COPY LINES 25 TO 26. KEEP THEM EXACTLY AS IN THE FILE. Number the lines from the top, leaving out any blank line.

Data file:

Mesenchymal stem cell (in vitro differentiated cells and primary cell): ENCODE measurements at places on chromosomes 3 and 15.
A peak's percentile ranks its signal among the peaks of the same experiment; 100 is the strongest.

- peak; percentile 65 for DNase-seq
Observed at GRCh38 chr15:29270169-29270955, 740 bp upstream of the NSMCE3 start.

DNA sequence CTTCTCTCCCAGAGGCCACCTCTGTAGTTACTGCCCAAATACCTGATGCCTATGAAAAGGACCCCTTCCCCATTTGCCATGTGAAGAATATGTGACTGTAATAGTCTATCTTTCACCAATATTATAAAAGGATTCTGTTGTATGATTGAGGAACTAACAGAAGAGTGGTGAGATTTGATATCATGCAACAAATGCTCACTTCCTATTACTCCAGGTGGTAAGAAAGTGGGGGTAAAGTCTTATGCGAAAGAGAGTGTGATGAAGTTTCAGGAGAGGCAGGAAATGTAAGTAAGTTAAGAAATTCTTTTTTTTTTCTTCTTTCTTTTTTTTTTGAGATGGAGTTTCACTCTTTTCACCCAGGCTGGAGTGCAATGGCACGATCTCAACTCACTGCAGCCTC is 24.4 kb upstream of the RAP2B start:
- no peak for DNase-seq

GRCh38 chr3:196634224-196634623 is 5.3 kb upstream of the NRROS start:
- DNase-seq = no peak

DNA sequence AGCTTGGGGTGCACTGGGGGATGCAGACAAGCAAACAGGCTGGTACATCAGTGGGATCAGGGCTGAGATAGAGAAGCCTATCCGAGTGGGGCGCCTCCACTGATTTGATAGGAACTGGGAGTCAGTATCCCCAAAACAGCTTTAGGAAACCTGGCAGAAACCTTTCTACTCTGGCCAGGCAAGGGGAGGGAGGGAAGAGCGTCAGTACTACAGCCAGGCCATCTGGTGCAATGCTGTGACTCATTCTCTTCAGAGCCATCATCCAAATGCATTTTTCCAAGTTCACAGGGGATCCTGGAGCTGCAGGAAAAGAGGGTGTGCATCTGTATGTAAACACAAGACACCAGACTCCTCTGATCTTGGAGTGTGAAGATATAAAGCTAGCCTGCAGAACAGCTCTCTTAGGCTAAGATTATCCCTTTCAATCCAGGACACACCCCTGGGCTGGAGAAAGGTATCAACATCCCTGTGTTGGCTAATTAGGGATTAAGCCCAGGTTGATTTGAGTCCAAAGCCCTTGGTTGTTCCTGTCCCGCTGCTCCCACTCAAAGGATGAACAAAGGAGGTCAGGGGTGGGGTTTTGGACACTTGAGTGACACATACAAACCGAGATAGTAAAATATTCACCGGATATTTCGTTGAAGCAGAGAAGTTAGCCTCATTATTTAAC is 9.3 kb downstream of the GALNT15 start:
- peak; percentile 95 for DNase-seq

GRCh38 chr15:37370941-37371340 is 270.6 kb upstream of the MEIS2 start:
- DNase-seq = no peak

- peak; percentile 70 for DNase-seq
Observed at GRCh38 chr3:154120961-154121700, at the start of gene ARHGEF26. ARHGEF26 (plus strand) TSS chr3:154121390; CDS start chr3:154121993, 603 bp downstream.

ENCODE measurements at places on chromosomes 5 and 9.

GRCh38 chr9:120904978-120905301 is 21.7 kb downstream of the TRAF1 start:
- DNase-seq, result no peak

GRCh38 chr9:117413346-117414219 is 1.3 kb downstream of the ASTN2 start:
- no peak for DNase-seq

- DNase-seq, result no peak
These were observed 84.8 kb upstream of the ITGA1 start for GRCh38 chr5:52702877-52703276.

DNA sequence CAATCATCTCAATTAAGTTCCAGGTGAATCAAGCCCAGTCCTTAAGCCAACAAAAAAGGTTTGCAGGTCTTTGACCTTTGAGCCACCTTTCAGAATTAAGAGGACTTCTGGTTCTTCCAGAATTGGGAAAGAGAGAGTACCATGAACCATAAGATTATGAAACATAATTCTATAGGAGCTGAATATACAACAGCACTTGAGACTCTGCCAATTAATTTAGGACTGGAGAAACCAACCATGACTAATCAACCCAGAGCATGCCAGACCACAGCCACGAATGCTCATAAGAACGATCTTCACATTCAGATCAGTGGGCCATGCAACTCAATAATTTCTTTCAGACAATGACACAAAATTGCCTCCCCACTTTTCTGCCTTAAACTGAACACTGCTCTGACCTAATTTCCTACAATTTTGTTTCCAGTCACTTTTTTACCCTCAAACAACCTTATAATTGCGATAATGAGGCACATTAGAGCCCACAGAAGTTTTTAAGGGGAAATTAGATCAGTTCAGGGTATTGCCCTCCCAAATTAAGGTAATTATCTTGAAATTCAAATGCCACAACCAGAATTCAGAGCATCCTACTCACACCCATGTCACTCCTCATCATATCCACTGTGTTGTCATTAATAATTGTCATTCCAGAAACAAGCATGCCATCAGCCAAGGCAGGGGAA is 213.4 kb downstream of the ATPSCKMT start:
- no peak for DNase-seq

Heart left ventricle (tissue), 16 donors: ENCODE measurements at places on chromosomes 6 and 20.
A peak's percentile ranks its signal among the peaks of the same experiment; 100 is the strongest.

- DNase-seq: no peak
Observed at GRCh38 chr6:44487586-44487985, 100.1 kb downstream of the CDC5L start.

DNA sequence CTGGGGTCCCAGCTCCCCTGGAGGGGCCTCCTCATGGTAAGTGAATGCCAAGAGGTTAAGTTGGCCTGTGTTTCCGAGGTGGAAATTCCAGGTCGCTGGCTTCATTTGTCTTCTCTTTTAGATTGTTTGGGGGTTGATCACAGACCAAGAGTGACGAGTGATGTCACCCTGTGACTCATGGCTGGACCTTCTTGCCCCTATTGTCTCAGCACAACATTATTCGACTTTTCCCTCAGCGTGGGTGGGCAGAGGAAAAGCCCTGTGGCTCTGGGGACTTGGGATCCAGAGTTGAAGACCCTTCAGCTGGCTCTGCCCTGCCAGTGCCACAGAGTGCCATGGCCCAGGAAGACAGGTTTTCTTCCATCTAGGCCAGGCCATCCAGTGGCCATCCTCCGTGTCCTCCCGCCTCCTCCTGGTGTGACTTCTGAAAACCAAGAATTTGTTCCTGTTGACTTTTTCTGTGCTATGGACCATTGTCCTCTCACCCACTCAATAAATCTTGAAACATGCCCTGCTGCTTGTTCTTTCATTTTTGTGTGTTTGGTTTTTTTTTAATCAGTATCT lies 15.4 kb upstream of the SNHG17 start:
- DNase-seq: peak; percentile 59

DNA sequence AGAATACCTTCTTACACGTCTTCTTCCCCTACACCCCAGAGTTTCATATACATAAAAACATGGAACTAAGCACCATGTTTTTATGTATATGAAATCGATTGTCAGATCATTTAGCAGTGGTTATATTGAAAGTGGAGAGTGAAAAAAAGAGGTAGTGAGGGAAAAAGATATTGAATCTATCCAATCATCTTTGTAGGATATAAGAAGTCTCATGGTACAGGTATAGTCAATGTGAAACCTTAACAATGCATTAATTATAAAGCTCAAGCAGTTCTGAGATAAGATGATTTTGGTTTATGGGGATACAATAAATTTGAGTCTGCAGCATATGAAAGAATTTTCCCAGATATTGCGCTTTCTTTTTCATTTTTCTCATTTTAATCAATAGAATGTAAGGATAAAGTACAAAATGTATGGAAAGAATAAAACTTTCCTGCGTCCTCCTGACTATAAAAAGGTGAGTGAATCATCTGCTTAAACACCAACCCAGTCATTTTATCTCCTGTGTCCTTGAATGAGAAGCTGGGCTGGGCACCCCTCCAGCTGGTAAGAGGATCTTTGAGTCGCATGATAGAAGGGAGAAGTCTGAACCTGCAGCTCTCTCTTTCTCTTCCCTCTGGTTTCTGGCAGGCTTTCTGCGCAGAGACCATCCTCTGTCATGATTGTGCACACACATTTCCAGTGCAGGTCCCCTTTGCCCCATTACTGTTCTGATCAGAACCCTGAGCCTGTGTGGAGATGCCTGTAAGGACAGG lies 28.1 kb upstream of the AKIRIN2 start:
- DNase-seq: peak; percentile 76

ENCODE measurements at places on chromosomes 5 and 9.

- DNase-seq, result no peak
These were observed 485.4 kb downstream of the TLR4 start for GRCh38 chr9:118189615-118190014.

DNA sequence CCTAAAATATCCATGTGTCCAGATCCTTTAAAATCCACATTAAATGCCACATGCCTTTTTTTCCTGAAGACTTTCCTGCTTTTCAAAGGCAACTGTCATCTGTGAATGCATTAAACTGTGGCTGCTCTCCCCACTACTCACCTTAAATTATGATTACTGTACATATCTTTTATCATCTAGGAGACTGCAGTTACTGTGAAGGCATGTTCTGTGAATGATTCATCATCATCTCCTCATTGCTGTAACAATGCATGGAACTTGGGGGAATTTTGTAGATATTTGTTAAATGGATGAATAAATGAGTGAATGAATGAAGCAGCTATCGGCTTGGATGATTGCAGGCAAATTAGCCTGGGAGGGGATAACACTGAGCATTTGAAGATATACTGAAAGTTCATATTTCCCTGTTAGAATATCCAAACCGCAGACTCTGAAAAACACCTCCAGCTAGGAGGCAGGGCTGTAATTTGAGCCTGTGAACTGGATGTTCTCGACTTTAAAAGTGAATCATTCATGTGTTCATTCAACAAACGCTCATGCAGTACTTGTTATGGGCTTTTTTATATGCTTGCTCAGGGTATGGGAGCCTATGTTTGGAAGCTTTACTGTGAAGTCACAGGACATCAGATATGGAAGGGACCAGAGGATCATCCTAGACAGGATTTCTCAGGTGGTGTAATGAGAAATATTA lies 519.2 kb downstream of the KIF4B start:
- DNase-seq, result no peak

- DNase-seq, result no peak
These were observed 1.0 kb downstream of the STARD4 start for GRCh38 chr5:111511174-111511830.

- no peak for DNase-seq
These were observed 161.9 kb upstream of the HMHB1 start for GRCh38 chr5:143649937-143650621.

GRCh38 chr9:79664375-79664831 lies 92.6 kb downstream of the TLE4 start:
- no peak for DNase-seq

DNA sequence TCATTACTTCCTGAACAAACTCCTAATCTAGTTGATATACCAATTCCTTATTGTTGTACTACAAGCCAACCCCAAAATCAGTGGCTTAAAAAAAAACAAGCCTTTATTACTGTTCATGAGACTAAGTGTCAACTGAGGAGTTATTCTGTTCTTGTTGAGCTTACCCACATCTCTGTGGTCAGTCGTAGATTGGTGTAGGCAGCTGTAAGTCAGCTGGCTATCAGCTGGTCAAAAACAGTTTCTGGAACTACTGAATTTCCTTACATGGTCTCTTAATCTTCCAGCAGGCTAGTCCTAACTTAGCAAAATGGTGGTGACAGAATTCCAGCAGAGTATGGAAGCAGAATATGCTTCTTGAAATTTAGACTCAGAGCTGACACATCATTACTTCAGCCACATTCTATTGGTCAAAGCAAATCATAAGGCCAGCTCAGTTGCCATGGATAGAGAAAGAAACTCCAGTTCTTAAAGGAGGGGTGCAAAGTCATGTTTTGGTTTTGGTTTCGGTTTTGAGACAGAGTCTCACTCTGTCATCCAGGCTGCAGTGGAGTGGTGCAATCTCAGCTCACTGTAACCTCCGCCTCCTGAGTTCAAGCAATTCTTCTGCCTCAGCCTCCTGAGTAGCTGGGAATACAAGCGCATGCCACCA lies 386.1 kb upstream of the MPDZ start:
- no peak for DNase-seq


A peak's percentile ranks its signal among the peaks of the same experiment; 100 is the strongest.

- DNase-seq: no peak